Reilly Financial Advisors

No professional Investment Adviser would invest his or her personal money in a target date fund, so why should you? Target date funds are an option to start investing but are too objective in a subjective world. What they do offer is simplicity and instant diversification, something investors just starting to save need access to. However, as we quickly advance in our careers a simplistic approach is often the wrong approach. While target date funds are an investment option for beginners who are looking to take the guesswork out of choosing an ideal asset allocation, they are far too generic to allow us to meet our individual goals in retirement.

We have all heard the benefits of target date funds as they are heavily marketed through popular index providers, but there are drawbacks. Here are the 4 biggest headwinds facing target date funds:

  1. Cost
  2. Market Conditions
  3. Risk Tolerance

Cost: If you are investing in a target date fund through an employer retirement plan such as a 401(k), it is critical that you compare those fees to other fund options. Target date funds are what we call funds of funds, essentially a fund containing mutual funds as holdings rather than a fund containing individual stocks and bonds as holdings. The result is that many target date funds charge an additional management fee on top of the fees associated with the underlying mutual funds, which can quickly add up.

Market Conditions: While target date funds may have some actively managed mutual funds, their approach is consistent with a passive investment strategy. The underlying theory of a passive investment strategy is what is known as ‘random walk theory’; essentially there is no predictability in the market of which its sum is the result of random performance. However, there is a lot of research-backed evidence that shows specific asset classes and sectors of the market perform better under certain market conditions, thereby helping active managers provide superior performance.

Target date funds may move you into asset classes that aren’t appropriate for the current economic climate. For example, when interest rates rise, bond prices fall. This can have a negative impact on bond funds. However, as you get closer to retirement, a target date fund will allocate more of your assets to bond funds at a time which may prove costly. These sort of market conditions are not considered by target date funds and could put you at more risk, which an active manager could help mitigate.

Risk-Tolerance: Target date funds have zero consideration of your individual risk tolerance. Would you consider yourself a conservative investor? Or maybe a growth-oriented opportunist? Target date funds don’t care and herein lies the flaw with their inherent objectivity. Risk tolerance matters because it determines how each individual will react when the market fluctuates in the short-term. When is enough, enough? Would you sell and go to cash if you lost 10% of your assets? How about 30%? 40%? Your success with investments is in large part determined by your ability to take the emotion out of investing. But as humans, emotions will always play a part in our decision-making. Considering each person’s unique risk-tolerance can help avoid knee-jerk reactions to short-term market movements by not taking more risk than is necessary or appropriate.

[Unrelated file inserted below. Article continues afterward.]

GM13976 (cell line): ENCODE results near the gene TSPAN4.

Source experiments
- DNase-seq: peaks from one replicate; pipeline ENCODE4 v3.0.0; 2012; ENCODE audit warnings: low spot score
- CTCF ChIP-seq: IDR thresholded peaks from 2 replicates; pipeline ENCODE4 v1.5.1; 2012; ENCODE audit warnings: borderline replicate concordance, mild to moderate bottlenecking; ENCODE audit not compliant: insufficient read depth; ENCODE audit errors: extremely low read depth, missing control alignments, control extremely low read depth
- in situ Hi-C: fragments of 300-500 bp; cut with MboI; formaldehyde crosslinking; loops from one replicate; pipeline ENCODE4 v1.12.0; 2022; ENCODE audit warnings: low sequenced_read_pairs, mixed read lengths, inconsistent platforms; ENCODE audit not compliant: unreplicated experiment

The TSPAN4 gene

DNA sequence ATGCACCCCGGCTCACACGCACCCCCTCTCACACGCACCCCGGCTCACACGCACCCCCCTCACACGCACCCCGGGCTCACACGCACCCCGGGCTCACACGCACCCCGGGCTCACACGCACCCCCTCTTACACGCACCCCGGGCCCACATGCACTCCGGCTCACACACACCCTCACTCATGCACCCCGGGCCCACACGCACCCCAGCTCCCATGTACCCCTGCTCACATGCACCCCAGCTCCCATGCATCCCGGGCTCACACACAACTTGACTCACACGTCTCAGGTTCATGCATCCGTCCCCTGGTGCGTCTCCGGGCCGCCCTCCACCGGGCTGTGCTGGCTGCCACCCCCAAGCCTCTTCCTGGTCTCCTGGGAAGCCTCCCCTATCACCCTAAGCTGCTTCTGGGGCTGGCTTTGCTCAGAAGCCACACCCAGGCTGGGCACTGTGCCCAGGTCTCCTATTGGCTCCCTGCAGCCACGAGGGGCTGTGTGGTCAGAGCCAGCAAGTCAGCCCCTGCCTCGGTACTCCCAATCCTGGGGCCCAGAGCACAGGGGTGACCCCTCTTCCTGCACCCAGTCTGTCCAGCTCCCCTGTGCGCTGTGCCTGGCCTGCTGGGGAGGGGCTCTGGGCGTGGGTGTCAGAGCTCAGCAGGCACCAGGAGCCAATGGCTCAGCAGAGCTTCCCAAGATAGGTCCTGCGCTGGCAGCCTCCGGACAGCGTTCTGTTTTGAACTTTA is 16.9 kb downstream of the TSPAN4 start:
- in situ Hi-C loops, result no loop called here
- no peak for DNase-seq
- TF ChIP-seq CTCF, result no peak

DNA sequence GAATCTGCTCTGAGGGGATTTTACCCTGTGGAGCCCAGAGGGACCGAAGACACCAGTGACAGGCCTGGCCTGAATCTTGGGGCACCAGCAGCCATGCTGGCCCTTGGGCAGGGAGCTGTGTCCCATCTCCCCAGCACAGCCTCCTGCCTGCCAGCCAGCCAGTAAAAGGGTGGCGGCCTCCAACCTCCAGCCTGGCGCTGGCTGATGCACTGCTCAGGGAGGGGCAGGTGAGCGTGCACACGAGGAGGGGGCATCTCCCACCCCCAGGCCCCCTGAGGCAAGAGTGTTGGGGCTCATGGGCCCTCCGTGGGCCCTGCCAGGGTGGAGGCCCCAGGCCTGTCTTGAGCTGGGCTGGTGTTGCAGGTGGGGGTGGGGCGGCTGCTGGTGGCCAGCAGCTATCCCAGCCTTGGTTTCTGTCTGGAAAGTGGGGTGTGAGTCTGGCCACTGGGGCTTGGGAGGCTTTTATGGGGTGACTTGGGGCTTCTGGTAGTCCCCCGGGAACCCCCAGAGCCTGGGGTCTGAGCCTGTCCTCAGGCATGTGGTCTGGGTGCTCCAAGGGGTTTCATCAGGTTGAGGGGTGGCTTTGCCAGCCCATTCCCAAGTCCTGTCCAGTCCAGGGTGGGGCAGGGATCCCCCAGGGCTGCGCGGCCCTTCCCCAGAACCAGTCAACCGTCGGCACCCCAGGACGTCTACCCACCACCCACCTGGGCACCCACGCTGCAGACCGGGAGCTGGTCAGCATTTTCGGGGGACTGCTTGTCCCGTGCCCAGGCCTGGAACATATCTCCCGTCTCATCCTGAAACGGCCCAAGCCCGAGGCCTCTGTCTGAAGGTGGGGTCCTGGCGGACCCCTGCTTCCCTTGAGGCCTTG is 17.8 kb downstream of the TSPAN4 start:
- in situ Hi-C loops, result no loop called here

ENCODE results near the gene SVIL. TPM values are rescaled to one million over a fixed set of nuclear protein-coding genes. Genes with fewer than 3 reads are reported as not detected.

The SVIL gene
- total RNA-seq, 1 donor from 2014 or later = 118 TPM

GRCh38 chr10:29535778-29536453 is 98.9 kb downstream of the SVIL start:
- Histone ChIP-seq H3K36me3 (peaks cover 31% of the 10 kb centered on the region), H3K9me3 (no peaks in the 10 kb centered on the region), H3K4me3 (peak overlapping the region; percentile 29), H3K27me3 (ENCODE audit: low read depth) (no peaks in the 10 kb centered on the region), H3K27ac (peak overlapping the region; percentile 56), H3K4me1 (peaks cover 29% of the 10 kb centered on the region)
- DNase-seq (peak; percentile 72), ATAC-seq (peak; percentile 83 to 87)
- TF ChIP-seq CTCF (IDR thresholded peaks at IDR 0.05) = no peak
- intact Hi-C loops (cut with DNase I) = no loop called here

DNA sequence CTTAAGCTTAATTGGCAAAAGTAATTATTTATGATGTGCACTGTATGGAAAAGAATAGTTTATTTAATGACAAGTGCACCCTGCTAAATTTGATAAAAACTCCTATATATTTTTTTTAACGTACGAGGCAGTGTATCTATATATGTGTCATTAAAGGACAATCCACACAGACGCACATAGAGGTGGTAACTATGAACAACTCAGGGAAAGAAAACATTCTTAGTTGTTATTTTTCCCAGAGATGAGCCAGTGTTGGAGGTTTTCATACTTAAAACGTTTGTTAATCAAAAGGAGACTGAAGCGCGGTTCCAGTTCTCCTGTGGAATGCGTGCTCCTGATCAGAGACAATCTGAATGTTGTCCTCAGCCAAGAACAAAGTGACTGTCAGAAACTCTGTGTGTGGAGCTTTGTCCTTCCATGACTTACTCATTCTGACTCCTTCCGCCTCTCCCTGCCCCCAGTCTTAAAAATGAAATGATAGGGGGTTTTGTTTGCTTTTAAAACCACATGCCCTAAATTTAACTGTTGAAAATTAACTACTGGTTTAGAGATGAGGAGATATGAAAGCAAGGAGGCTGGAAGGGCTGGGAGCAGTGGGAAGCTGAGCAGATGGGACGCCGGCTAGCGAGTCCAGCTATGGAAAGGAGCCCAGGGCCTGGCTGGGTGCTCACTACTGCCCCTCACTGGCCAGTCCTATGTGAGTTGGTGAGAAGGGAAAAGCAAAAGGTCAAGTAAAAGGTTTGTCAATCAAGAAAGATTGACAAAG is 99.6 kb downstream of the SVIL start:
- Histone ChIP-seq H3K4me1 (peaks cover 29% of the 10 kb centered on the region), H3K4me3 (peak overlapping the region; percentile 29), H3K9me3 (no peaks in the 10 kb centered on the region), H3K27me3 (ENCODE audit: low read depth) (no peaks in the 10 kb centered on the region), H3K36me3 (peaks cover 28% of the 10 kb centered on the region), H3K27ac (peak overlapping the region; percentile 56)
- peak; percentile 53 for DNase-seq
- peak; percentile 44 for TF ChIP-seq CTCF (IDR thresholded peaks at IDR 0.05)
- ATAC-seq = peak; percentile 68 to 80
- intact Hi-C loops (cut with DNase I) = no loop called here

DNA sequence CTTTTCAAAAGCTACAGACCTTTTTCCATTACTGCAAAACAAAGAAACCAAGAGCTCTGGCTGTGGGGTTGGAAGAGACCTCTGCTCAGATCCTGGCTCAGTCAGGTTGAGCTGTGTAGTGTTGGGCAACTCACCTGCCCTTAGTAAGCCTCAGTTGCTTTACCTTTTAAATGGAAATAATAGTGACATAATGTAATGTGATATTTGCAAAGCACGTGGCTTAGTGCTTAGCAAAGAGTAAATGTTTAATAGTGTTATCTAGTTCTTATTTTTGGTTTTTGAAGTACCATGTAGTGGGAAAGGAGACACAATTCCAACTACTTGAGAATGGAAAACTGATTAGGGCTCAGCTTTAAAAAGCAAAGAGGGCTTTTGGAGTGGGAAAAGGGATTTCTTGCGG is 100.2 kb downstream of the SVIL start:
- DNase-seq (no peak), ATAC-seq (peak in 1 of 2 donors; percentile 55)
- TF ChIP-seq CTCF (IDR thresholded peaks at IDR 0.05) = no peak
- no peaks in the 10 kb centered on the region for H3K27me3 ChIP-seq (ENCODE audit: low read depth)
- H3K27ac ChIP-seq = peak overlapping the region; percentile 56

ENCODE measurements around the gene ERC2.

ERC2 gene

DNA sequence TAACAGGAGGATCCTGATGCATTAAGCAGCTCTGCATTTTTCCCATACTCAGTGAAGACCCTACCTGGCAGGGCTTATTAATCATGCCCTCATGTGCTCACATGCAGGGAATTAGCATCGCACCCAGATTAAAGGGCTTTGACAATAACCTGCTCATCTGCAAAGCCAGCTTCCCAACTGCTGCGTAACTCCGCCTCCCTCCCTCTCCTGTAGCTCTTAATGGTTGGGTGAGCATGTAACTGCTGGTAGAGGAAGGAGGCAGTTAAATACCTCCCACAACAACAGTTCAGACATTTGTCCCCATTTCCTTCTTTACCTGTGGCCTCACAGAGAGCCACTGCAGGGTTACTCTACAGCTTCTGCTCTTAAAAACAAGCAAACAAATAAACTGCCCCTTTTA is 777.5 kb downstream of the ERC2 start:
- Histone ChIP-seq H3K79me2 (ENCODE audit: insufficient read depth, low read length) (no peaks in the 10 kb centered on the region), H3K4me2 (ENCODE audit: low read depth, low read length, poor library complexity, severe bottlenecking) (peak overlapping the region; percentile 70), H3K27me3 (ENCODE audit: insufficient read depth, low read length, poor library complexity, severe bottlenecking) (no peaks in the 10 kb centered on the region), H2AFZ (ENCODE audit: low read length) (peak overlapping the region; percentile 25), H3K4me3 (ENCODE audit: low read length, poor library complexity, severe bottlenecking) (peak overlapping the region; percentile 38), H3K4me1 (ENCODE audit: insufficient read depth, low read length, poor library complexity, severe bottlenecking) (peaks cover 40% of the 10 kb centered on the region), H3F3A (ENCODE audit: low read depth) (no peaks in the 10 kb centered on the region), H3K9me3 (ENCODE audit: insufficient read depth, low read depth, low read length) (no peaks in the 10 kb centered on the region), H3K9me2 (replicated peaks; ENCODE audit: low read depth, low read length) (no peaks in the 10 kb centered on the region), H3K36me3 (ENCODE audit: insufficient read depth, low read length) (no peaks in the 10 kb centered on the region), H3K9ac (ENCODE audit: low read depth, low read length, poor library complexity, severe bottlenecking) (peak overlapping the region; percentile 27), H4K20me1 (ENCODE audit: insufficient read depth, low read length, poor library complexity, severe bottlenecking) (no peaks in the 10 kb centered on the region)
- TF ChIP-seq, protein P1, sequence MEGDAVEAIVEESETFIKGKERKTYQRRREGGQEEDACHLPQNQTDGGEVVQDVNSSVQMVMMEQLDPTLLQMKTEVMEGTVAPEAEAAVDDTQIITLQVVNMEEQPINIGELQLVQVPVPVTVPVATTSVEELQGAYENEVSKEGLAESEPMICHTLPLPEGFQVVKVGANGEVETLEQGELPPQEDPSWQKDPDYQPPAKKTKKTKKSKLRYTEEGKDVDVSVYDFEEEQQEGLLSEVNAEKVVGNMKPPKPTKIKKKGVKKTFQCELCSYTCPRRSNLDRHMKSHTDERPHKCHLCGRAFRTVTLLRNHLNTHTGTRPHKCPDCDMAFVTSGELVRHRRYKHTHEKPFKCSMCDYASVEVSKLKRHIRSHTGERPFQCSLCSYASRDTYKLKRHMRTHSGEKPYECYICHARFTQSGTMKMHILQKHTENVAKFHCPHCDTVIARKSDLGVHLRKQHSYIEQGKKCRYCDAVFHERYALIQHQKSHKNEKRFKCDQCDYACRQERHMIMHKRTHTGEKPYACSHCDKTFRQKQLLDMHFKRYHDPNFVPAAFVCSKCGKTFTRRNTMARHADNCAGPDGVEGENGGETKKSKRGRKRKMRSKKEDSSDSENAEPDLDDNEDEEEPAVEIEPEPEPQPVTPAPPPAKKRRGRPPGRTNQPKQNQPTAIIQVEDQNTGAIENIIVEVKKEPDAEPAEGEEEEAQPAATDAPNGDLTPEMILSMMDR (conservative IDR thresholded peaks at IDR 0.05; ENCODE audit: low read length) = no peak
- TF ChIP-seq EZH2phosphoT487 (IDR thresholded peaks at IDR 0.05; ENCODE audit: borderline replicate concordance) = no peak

YOU’RE NOT AVERAGE: Not all retirements are the same. Target date funds are built on the model of the average person with one common goal: the year they retire. But are you average? Do you have longevity in your family? Is your spending average (average expenses in retirement are about $60,000/yr. total)? What about your family? Will they depend on your savings too? Do you have philanthropic aspirations? An appropriate asset allocation depends on your unique goals and circumstances because… you are not average! We are defined by more than the year in which we retire.

For example, imagine two individuals who both plan to retire in 2022 and invest in a 2022 target date fund. Do they have the exact same situations that allow the investing in a target date fund to be adequate? If one individual is retiring at the age of 55 and the other individual hopes for two extensions for a retirement at the age of 62, should they invest in the exact same thing? The answer quite simply is no.

Target date funds are an investment option, but they are not the best choice. There is not a one-size-fits-all solution to investing. Appropriate asset allocation depends on much more than the date in which you retire. Your personal goals, accumulated wealth, and risk tolerance are just a few of things that should also be considered. While target date funds are an option for those just getting started, for those with accumulated wealth or in peak earnings years, choosing a target date fund could leave you with too much or too little risk to meet your own unique goals.

If you would like to receive a free Savings Plan Asset Allocation to help best allocate your portfolio to meet your needs, please contact Mark Shane at

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